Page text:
Oklahoma Rough Rider, Billy McGinty’s Own Story
Oklahoma Rough Rider, Billy McGinty’s Own Story, recounts his story, through a firsthand account of how he began cowboying at age 14, and then went on to become a world champion bronco buster.
Considered a veteran cowboy with expert horseman skills, he was one of Teddy Roosevelt’s Rough Riders.
Theodore Roosevelt said, “We had no braver or better man in the fights” in reference to Billy McGinty, an Oklahoma cowboy and his exploits on the battlefield.
Oklahoma Rough Rider, Billy McGinty’s Own Story, is a firsthand account of how he began cowboying at age 14. McGinty eventually became a world champion bronco buster.
Considered a veteran cowboy with expert horseman skills, he was one of Teddy Roosevelt’s Rough Riders, and participated in the battle of Las Guasimas, the attack on San Juan Heights, and and the siege of Santiago.
After the Spanish-American War, he performed in Buffalo Bill’s Wild West show and won the Cowboy Hall of Fame’s Great Westerner award. Yet, his colorful career has remained largely untold – until now.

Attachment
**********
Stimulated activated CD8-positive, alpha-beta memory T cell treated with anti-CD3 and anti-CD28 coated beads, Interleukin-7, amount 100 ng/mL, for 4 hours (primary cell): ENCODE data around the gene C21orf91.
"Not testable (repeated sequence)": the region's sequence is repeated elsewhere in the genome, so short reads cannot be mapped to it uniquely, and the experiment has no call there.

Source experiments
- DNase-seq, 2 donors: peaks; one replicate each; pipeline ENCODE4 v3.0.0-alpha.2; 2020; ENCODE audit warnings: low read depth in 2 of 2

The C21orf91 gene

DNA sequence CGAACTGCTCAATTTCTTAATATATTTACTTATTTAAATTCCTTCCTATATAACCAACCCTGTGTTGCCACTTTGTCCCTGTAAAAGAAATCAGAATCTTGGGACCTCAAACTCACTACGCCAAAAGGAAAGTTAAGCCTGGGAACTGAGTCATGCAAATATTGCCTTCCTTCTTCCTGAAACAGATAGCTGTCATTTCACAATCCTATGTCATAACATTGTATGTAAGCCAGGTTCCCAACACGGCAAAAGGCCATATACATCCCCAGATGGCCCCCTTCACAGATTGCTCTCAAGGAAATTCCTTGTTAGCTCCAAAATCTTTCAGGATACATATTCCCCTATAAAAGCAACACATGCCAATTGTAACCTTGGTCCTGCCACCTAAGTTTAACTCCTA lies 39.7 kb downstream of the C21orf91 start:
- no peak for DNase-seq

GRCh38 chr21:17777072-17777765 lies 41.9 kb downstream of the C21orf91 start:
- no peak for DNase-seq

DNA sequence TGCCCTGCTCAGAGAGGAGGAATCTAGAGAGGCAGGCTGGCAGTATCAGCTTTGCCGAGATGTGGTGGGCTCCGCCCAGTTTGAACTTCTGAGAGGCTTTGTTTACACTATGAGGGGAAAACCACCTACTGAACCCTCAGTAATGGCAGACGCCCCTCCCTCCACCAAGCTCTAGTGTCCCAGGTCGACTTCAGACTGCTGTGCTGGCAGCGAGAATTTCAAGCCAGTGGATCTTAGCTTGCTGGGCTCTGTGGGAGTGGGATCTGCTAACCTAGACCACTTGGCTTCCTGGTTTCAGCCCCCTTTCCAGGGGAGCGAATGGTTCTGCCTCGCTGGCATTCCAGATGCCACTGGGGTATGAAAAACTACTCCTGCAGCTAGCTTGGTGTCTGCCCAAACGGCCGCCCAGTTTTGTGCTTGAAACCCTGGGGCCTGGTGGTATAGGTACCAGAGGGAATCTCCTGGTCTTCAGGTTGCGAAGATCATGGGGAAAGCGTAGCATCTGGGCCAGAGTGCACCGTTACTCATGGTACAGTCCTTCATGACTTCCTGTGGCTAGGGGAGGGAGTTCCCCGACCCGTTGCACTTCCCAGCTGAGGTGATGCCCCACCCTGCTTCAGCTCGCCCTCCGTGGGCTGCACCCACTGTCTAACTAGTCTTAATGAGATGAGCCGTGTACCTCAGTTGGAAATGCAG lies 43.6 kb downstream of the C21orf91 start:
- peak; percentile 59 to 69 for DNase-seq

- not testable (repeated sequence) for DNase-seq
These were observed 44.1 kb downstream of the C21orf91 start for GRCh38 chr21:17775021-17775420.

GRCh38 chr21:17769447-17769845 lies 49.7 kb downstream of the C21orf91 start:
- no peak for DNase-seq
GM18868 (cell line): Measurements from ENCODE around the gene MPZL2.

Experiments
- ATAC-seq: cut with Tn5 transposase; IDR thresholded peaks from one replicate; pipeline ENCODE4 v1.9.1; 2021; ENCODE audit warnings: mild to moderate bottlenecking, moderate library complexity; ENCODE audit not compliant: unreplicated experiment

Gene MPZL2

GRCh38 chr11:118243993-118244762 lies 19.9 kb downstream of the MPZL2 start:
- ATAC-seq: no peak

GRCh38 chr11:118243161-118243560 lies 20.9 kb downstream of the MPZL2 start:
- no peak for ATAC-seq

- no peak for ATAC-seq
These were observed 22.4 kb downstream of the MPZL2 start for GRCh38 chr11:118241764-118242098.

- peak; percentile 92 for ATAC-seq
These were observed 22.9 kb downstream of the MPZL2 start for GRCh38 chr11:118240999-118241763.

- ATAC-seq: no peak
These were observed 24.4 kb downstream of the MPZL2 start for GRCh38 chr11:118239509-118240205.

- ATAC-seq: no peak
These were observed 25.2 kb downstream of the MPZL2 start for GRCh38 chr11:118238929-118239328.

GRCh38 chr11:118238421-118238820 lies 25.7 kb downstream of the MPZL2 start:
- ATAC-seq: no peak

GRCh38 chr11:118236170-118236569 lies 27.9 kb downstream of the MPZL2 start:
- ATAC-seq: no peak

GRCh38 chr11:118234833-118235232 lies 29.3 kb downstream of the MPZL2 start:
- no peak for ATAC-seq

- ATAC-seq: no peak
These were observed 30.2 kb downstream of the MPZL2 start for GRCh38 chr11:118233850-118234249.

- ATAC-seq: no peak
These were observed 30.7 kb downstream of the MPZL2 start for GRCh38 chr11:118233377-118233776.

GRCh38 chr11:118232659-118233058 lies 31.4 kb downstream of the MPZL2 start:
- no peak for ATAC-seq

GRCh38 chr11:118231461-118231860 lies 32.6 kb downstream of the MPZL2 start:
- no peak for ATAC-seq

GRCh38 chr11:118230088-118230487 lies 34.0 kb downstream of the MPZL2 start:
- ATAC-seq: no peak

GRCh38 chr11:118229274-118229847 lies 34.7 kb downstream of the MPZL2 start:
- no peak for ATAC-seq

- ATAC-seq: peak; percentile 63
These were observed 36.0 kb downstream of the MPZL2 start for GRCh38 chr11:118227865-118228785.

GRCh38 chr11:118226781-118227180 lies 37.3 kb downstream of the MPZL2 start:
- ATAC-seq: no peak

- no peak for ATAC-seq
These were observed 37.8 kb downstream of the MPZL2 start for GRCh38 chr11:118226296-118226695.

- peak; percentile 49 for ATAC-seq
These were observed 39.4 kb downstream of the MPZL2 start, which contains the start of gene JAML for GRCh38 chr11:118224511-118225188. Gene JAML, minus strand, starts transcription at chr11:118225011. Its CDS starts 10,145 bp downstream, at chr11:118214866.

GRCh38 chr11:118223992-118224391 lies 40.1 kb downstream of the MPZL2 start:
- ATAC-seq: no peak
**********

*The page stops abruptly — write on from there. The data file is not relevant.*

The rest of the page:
Editors Jim Fulbright and Albert Stehno provide historical context for McGinty’s story – especially his common-soldier’s view of the war with Spain as the Rough Riders voyaged from Port Tampa to Cuba and into the heart of battle. They then tell of his later years, when the resourceful Oklahoman promoted the McGinty Cowboy Band and put this precursor of modern country-and-western music on live radio.
Fulbright, a former journalist and native Oklahoman, researches and writes about the Old West. In the late 1990s, McGinty’s granddaughter provided Fulbright and Stehno with a manuscript and the pair of researchers edited the story and also provided additional details centered around the Rough Riders and Buffalo Bill’s show. Stehno is a rancher in Billings, OK, according to the book biographical content of the authors. He is also an avid historian of the Cherokee Strip Cowpunchers’ Association and serves on the board of directors of the Cherokee Strip Historical Society.
(Copyright 2008) University of Oklahoma Press, softcover, 218 pages.